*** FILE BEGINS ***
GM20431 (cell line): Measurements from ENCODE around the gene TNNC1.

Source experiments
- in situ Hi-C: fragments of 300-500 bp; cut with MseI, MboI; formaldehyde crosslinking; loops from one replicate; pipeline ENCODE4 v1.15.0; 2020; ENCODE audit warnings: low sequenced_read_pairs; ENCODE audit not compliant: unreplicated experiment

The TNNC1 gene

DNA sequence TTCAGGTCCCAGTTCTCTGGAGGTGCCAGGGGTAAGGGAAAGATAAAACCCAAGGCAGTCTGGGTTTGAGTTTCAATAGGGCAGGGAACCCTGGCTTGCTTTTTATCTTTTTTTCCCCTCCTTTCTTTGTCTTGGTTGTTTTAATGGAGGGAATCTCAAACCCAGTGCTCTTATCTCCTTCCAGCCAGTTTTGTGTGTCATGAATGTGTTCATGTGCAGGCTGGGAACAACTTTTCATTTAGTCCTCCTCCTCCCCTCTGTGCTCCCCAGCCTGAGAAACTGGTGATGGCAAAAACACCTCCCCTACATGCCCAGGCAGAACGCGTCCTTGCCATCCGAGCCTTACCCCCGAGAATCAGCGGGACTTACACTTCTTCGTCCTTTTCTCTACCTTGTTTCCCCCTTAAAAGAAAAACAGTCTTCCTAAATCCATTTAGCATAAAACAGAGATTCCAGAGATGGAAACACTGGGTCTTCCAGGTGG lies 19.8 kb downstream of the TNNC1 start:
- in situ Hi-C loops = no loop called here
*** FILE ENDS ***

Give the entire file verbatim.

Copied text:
GM20431 (cell line): Measurements from ENCODE around the gene TNNC1.

Source experiments
- in situ Hi-C: fragments of 300-500 bp; cut with MseI, MboI; formaldehyde crosslinking; loops from one replicate; pipeline ENCODE4 v1.15.0; 2020; ENCODE audit warnings: low sequenced_read_pairs; ENCODE audit not compliant: unreplicated experiment

The TNNC1 gene

DNA sequence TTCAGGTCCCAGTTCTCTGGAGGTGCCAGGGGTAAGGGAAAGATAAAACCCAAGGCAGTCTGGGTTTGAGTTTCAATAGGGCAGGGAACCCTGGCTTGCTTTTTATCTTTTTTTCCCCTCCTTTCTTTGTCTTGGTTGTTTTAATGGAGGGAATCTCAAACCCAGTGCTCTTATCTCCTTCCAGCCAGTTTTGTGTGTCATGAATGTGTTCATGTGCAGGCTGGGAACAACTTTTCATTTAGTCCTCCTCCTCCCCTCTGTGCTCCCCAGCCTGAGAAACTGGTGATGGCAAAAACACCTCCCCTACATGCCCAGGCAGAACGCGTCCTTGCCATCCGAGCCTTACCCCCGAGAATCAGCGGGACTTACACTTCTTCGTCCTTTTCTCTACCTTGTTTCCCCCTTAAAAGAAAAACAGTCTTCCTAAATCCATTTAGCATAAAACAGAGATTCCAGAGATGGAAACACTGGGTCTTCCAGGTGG lies 19.8 kb downstream of the TNNC1 start:
- in situ Hi-C loops = no loop called here